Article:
Germany says “yes” — but Merkel says “no” https://t.co/16kAKuBz8W
— POLITICO Europe (@POLITICOEurope) 30 juni 2017
The German Parliament made a historic decision this Friday; German gay couples are as of today able to get married. The Bundestag passed the bill with a large majority, 393 yays vs 226 nays, and four abstentions.
— The Times of London (@thetimes) 30 juni 2017
That the decision came so quickly was quite the surprise. Chancellor Merkel’s Christian Democratic CDU-CSU have always been against gay marriage, but last Monday Merkel said she thought it was more a matter of conscience, and that she wasn’t against a free vote in parliament. Merkel did not say she was in favour of gay marriage, but that did not influence the vote in any way.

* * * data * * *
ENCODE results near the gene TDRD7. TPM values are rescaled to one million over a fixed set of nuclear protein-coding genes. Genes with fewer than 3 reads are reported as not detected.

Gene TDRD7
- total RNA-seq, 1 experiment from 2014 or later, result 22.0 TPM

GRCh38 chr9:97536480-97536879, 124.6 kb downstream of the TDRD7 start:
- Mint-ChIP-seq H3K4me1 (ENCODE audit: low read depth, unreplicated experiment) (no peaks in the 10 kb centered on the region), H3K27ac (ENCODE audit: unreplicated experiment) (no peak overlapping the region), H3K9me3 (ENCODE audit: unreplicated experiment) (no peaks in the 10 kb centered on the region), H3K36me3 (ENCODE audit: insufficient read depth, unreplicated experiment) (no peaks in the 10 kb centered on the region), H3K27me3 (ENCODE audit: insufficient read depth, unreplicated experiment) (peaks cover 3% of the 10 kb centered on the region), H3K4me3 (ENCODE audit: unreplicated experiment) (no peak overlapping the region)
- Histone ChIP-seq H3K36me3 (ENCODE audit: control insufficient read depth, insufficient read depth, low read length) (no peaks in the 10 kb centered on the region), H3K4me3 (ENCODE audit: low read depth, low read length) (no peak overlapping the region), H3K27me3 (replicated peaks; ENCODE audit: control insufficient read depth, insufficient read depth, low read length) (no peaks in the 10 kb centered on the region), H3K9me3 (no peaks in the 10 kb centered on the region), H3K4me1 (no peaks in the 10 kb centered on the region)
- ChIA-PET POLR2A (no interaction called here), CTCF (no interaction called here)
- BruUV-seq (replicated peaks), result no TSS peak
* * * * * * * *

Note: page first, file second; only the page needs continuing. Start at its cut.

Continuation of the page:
Left wing parties like the SPD, the Greens and The Left Party, Merkel’s coalition partners, voted in favour as predicted, and together they form a minor majority in parliament. Also within Merkel’s party, there were pro voters, except for CDU-CSU’s conservative wing. According to Der Spiegel, 70 CDU-CSU members voted in favour, almost 25 percent. Merkel herself voted against.
“What we decide today is perhaps not good for the coalition, but it is good for the people,” said Thomas Oppermann, the Social Democrat leader in parliament, according to the Süddeutsche Zeitung.
Germany is one of the last Western-European countries to instate gay marriage. Still, some conservatives are considering an attempt to block the outcome at the Constitutional Court, for they believe gay marriage is against the law.